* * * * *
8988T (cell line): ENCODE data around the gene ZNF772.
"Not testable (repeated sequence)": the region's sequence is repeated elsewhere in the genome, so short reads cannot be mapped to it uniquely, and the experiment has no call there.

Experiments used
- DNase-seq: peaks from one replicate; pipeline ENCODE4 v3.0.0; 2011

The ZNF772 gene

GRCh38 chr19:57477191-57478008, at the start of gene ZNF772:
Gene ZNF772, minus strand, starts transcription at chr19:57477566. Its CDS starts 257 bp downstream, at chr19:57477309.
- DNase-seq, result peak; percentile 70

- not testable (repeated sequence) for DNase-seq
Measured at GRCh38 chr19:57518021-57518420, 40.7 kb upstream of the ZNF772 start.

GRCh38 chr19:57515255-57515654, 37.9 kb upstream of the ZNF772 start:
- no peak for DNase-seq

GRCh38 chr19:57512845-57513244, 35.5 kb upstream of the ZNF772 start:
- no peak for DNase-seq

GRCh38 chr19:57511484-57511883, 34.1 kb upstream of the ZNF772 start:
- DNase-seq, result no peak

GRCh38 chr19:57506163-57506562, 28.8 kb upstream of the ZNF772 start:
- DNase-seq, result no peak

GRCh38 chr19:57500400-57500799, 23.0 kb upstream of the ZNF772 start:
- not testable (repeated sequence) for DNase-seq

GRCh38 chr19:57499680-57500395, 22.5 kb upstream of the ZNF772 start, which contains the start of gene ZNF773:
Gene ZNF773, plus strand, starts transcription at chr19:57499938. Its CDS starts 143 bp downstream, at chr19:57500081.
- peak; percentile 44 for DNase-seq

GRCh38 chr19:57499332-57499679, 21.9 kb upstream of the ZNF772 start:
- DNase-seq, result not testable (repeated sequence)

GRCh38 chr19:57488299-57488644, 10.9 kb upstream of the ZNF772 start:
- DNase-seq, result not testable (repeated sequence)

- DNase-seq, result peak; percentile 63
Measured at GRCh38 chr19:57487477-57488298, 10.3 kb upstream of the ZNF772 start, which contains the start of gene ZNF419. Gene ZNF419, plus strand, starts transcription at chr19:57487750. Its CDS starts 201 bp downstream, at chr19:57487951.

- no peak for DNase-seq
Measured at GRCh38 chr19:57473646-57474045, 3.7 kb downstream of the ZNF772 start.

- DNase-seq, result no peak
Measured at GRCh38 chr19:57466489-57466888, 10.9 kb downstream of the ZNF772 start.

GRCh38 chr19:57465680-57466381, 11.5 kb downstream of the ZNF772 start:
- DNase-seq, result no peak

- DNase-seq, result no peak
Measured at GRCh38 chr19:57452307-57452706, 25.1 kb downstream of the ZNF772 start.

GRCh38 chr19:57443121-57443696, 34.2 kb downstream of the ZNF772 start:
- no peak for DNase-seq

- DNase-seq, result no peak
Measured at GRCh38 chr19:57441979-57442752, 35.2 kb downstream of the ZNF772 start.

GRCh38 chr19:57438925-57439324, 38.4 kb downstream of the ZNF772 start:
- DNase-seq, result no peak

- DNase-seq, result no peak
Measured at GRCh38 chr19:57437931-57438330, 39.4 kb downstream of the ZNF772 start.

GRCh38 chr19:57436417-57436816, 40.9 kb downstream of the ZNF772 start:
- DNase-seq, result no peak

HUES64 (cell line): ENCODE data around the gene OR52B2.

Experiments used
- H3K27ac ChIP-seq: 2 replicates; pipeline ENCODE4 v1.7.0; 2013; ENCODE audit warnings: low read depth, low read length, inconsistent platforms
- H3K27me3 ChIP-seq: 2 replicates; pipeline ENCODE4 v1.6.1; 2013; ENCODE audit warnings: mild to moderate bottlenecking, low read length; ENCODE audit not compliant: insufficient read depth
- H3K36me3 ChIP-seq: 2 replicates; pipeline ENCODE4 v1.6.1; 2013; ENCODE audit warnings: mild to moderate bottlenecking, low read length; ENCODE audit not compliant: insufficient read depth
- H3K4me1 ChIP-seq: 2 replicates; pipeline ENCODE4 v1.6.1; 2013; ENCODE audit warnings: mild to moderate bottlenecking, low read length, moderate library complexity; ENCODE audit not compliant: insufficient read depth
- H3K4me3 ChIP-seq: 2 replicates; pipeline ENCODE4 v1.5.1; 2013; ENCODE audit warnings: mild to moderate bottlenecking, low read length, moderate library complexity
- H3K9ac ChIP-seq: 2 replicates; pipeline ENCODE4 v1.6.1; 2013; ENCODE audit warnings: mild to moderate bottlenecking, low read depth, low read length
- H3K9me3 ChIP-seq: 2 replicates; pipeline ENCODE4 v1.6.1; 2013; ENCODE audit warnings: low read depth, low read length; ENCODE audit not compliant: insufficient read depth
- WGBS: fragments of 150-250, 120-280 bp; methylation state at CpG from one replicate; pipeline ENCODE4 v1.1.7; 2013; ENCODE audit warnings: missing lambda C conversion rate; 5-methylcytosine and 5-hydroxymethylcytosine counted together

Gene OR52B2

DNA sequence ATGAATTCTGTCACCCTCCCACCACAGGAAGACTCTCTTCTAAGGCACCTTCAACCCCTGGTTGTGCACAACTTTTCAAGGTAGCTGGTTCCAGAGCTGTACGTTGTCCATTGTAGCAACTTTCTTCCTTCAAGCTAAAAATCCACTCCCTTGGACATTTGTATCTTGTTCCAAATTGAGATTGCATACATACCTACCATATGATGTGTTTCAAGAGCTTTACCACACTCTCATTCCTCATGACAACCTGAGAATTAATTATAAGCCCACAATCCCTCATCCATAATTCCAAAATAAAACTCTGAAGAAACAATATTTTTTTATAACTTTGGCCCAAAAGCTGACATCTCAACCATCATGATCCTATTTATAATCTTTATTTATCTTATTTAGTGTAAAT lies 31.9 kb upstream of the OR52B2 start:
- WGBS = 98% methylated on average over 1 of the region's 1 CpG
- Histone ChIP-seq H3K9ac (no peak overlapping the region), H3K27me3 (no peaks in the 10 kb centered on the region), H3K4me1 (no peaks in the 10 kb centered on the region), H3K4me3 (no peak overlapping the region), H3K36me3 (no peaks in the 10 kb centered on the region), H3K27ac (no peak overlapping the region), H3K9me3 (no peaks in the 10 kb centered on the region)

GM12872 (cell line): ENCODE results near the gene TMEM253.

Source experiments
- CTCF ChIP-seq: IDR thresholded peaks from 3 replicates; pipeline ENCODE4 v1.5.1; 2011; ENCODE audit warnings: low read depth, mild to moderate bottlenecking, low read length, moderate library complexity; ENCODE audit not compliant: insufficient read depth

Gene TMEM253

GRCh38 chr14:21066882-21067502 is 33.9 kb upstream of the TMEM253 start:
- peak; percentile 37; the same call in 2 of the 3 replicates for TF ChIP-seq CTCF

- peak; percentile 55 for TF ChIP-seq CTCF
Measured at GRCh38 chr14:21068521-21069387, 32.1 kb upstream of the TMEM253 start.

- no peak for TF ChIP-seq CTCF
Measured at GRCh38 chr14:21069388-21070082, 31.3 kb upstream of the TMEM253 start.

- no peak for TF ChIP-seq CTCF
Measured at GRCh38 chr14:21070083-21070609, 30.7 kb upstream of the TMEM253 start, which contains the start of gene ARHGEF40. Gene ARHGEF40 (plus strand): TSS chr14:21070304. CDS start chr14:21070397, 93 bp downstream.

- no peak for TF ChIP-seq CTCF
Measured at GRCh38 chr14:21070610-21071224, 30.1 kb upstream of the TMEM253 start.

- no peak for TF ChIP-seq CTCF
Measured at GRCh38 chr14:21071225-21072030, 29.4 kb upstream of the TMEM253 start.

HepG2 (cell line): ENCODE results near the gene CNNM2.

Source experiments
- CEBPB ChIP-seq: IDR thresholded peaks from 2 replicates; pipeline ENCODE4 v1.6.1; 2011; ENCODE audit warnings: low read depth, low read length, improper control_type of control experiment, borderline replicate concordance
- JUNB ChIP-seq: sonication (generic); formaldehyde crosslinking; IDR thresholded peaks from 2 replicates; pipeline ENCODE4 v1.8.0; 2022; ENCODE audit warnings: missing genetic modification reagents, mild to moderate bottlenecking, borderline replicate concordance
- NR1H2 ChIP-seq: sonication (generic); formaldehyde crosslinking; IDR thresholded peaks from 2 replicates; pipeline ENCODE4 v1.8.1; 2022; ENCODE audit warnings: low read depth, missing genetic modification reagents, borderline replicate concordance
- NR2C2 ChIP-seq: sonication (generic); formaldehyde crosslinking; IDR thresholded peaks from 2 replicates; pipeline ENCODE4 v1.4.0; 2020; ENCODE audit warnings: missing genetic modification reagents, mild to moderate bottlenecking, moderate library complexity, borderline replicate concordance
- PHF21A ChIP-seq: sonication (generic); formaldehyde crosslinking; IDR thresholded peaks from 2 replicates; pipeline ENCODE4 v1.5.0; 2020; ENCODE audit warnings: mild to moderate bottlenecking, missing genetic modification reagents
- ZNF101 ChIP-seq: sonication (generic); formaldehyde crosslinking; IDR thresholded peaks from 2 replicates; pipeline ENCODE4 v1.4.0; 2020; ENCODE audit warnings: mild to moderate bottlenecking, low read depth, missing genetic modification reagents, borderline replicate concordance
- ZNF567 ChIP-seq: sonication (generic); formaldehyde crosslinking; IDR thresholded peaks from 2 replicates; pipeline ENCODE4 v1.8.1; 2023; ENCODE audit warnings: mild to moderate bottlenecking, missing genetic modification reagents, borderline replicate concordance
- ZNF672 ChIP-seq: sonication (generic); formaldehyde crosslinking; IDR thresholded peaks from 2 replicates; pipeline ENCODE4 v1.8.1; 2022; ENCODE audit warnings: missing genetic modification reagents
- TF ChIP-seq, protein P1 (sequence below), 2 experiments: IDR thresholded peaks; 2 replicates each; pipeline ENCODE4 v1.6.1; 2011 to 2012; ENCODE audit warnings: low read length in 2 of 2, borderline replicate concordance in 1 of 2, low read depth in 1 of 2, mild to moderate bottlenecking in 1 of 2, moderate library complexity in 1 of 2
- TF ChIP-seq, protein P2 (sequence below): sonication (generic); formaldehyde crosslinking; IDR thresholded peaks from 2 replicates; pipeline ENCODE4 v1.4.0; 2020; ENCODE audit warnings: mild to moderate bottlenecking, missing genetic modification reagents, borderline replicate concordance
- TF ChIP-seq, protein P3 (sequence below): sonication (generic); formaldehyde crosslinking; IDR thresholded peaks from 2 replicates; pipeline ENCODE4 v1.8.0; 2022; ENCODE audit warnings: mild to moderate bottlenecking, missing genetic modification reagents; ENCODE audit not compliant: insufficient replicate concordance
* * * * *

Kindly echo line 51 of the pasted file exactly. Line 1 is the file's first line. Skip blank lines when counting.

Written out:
- H3K27me3 ChIP-seq: 2 replicates; pipeline ENCODE4 v1.6.1; 2013; ENCODE audit warnings: mild to moderate bottlenecking, low read length; ENCODE audit not compliant: insufficient read depth